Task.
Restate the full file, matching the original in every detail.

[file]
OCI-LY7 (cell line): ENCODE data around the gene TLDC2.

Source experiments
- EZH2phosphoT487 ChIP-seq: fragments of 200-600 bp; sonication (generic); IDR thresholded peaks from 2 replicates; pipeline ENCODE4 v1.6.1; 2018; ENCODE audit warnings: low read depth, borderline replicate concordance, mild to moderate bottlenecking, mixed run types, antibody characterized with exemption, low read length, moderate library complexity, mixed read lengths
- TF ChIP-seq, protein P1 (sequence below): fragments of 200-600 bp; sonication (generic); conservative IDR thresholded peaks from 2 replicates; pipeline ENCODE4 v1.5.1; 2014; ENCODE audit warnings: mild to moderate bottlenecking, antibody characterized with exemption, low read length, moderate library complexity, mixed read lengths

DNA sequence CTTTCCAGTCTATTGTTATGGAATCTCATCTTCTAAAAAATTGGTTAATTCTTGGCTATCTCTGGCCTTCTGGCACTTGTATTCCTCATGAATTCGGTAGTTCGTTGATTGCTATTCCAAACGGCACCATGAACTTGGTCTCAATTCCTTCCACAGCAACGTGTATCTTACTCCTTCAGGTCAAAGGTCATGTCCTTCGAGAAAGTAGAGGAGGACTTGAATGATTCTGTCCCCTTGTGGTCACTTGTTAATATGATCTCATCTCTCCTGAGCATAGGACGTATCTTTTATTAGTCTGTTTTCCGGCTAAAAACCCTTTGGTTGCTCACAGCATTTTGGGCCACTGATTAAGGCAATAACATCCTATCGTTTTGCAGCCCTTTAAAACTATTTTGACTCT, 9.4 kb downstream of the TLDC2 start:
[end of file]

OCI-LY7 (cell line): ENCODE data around the gene TLDC2.

Source experiments
- EZH2phosphoT487 ChIP-seq: fragments of 200-600 bp; sonication (generic); IDR thresholded peaks from 2 replicates; pipeline ENCODE4 v1.6.1; 2018; ENCODE audit warnings: low read depth, borderline replicate concordance, mild to moderate bottlenecking, mixed run types, antibody characterized with exemption, low read length, moderate library complexity, mixed read lengths
- TF ChIP-seq, protein P1 (sequence below): fragments of 200-600 bp; sonication (generic); conservative IDR thresholded peaks from 2 replicates; pipeline ENCODE4 v1.5.1; 2014; ENCODE audit warnings: mild to moderate bottlenecking, antibody characterized with exemption, low read length, moderate library complexity, mixed read lengths

DNA sequence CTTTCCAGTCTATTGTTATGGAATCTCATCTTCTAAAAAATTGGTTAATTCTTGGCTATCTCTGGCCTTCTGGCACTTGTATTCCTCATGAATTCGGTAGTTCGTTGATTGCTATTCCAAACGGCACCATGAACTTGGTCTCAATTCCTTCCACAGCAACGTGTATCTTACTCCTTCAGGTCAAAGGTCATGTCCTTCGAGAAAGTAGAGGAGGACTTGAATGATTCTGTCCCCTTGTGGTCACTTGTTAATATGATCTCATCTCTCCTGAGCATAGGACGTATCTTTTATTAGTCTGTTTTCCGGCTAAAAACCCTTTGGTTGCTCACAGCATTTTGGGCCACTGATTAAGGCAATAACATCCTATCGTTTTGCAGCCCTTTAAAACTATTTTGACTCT, 9.4 kb downstream of the TLDC2 start: